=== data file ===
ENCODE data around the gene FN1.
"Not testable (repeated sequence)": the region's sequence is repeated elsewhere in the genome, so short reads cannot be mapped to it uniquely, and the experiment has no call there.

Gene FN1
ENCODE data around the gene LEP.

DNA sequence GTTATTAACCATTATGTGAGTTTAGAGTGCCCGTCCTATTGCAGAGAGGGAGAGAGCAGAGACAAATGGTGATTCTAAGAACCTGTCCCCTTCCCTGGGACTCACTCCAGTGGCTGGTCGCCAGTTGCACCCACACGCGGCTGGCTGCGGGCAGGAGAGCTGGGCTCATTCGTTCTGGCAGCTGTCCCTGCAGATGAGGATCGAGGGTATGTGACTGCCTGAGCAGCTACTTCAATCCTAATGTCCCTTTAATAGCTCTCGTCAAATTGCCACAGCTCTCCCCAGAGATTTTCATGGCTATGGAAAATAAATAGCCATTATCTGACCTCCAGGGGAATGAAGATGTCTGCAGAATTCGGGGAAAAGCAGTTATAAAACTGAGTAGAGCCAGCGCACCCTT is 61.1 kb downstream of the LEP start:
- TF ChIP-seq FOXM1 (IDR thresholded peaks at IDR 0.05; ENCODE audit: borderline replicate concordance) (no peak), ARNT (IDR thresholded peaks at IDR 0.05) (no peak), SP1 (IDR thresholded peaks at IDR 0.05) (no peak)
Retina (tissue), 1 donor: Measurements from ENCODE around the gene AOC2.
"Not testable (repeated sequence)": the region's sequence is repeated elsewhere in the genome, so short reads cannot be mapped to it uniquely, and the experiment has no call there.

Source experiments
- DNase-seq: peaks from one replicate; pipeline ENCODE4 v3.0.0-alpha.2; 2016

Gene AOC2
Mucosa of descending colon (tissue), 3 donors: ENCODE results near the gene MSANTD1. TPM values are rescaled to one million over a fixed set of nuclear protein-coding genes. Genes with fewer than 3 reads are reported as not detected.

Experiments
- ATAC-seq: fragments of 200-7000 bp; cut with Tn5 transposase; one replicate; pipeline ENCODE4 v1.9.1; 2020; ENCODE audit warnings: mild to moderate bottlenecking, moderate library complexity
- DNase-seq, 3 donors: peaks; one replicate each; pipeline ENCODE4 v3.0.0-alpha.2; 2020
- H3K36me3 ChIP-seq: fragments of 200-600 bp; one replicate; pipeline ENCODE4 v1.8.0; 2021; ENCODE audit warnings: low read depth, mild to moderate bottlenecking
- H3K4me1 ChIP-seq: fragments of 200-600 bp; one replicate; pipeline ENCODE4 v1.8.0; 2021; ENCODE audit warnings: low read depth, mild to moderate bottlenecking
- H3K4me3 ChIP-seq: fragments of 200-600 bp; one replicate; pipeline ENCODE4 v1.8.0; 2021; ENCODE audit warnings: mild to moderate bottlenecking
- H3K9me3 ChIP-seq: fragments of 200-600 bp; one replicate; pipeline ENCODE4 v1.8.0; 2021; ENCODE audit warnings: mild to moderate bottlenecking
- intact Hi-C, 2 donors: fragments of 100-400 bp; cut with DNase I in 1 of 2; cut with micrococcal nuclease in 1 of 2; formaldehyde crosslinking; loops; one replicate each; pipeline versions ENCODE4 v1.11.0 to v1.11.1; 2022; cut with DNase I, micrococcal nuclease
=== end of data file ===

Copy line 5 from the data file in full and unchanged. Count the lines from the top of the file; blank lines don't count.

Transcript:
DNA sequence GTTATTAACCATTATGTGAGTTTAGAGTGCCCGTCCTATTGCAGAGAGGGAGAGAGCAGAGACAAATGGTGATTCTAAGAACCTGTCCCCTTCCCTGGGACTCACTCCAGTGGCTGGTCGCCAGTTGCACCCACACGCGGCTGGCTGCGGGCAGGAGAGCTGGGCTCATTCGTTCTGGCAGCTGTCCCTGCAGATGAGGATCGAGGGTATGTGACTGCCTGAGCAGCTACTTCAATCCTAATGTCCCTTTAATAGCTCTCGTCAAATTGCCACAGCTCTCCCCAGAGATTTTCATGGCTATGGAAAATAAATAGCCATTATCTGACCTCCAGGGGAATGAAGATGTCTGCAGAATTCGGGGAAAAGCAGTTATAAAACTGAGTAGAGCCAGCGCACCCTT is 61.1 kb downstream of the LEP start: